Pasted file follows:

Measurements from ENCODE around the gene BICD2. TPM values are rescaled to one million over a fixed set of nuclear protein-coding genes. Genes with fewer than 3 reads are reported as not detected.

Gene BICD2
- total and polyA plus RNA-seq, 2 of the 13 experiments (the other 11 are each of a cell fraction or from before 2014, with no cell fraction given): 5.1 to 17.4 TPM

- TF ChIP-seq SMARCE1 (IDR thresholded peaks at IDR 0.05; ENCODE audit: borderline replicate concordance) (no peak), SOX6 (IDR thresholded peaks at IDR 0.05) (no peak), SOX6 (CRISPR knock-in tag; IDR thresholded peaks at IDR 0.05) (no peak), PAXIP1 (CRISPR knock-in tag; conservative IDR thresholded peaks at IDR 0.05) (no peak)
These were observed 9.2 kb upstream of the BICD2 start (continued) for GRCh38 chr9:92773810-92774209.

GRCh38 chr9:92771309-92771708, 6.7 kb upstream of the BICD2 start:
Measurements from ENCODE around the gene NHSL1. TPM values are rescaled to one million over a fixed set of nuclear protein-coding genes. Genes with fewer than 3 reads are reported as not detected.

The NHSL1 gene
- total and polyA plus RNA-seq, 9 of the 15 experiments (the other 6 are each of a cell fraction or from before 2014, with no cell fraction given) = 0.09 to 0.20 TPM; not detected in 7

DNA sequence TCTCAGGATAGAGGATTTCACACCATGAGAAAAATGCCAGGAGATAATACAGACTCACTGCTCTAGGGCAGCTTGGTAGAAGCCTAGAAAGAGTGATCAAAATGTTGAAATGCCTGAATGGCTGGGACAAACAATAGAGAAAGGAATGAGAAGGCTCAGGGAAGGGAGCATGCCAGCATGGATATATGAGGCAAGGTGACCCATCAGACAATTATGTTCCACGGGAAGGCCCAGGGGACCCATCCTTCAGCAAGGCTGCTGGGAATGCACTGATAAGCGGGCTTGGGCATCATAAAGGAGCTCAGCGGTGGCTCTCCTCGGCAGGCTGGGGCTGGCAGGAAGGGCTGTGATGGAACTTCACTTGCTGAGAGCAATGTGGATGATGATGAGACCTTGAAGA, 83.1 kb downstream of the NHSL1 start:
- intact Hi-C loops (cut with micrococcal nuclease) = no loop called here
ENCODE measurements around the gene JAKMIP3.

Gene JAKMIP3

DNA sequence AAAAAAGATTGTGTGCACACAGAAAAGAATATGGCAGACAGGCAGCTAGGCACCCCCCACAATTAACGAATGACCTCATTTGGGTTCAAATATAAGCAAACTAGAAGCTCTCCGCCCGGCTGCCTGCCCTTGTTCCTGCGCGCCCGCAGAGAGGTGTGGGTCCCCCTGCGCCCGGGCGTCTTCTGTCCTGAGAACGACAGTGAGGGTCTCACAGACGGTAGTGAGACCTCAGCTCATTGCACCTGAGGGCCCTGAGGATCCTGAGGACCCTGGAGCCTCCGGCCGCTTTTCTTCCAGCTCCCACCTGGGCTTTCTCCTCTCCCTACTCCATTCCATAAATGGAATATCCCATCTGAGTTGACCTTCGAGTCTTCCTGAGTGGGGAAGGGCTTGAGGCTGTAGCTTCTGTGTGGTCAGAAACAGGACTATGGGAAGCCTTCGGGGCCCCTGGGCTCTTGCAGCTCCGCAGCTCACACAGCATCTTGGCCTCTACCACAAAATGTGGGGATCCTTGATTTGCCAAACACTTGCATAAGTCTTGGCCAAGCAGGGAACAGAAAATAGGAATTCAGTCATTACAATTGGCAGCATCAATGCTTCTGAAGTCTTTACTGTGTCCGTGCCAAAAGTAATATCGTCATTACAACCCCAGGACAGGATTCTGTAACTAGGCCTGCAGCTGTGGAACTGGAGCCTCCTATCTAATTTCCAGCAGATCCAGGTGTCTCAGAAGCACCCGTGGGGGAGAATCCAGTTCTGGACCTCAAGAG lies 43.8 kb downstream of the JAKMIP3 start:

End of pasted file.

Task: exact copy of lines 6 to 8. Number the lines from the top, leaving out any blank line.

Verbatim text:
GRCh38 chr9:92771309-92771708, 6.7 kb upstream of the BICD2 start:
Measurements from ENCODE around the gene NHSL1. TPM values are rescaled to one million over a fixed set of nuclear protein-coding genes. Genes with fewer than 3 reads are reported as not detected.

The NHSL1 gene